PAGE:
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Canoe Down Dinosaur Valley

Starland County, Alberta


Added by Tanner Thompson

See the Badlands by boat, while canoeing down the Red Deer River. The best way to take in the Hoodoo Trail.

We put in at the Morrin Bridge along Highway 27, you can start further upstream the Red Deer River at Content Bridge, or Dry Island Provincial Park to make it a 3 or 4-day trip. We went from Morrin Bridge to East Coulee which is about 55km down the river we stayed overnight in Drumheller so both days were 7+ Hours on the water but I'll get into the details of this amazing trip.

*CAUTION: River flow rates need to be fairly high to do this trip so early spring/summer when run-offs are the highest is best. Check this site http://www.environment.alberta... and make sure the Discharge (m3/s) is at least 60

We rented canoes from Valhalla Pure Outfitters in Red Deer, that cost 126 dollars for 2 canoes between 4 people, which works out to 31.50$ per person for 2 full days of canoeing. Not bad. https://vpo.ca/topic/vpo.store...

Now, we had two vehicles, so the first day consisted of dropping off a pickup vehicle in East Coulee which is 18km south of Drumheller by road. Once we got back to the start point at Morrin Bridge we were off around 1 pm. We packed things you normally take on an overnight hike, tent, sleeping bag, mat, food, etc. The only exception was everything was waterproofed in 5-gallon pails or dry bags.  

Day 1: Directly from where we started you are in Badland country. The river valley is cut into the sedimentary rock which makes for gorgeous views while on the water. On your way to Drumheller there are plenty of camping spots near the river, however the closer you get into the town the less available land there is on the shore so take this into consideration if you are camping at an unmarked campsite.

The thing that makes this trip so great is that no two trips down the badlands are alike. Many people choose different take out points and put-ins and go for longer or shorter amounts of time. Even starting from Drumheller is an option, however, we found the river to be very slow past Drumheller so starting here would require constant paddling.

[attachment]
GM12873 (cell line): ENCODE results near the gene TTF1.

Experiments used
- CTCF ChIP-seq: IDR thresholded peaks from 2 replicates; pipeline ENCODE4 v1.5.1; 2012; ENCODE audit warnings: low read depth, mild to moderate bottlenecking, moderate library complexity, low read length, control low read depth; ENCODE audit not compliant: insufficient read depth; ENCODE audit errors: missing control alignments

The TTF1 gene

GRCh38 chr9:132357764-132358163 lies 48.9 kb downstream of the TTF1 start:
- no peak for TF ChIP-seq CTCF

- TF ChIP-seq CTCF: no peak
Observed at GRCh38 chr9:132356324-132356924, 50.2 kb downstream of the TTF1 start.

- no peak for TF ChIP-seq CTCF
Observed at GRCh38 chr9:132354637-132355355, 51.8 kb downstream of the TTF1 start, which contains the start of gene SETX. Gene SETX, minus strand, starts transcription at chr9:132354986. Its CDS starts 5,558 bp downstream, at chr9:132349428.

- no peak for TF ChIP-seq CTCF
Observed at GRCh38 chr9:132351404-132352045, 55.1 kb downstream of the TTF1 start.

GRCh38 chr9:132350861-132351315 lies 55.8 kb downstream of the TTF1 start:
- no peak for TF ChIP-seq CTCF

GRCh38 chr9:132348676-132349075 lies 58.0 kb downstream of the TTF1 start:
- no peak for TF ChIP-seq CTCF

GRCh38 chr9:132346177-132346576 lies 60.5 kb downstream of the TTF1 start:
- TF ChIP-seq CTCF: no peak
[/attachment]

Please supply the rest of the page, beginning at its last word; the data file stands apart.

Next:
We stayed the first night at River Grove Campsite in Drumheller which is not on the river like it seems, it's actually a little hike up and under the main street bridge but after a day on the water I bet you won't want to hike all your gear to a camping spot. (We sure didn't) I would recommend staying somewhere along the river before Drumheller. You can camp anywhere along the river bed or on the islands in the middle of the river just be mindful of the farmland and fires are probably not a good idea. 

*Also there are a small section of rapids just before Drumheller that isn't too much to handle but can get you wet if you travel right through them. It's best to stick to the right-hand side here to be safe.

Day 2: If you stay before Drumheller or at the River Grove Campsite make sure to check out the town, either in the morning, or make a pitstop as you pass through the next day. The town is famous for a lot of dinosaurs and fossil deposits found near the area and also houses the world's largest dinosaur that you can walk up and look out of its mouth (its a fake dinosaur but still pretty cool).  There is also the world famous Tyrell Museum that houses an incredible collection of dinosaur fossils and skeletons, and they are still discovering more to this day. 

Make sure to pull your boat off to the southern side of the river just as you pass under the bridge in town, there will be a green space which is the closest point to downtown. Pull off here and explore a bit of Drumheller and maybe grab a dinosaur fossil souvenier. 

After stopping in Drumheller you can continue down the Red Deer River. The town fades away and you are taken by the sheer beauty of the Badlands. Along the way you pass some tourist attractions, a suspension bridge, hoodoos, and can go exploring anywhere alongside the river when you take a lunch break. The river meanders along all the way through to East Coulee and further to Dinosaur Provincial Park and eventually to Empress, Sask where it empties into the South Saskatchewan River. Our final day was just past the hamlet of East Coulee which was set right near the Atlas Coal Mine. All around this area was a major coal industry as Joseph Tyrell discovered a huge coal seem here in 1883 as well as all the dinosaur skeletons. I would camp here to explore the Atlas Coal Mine as a nice end to the trip. 

As I said before there are many ways to do this trip, I would recommend starting near Dry Island Provincial Park and extending the trip a day or two, or possibly starting in Drumheller and finishing at Dinosaur Provincial Park Campground. Either way, make sure to do your research on the route you are taking but you can't go wrong with this beginner canoe trip.

* It is best to pick up a river map before you go on this adventure as there is a lot more information to be had. 

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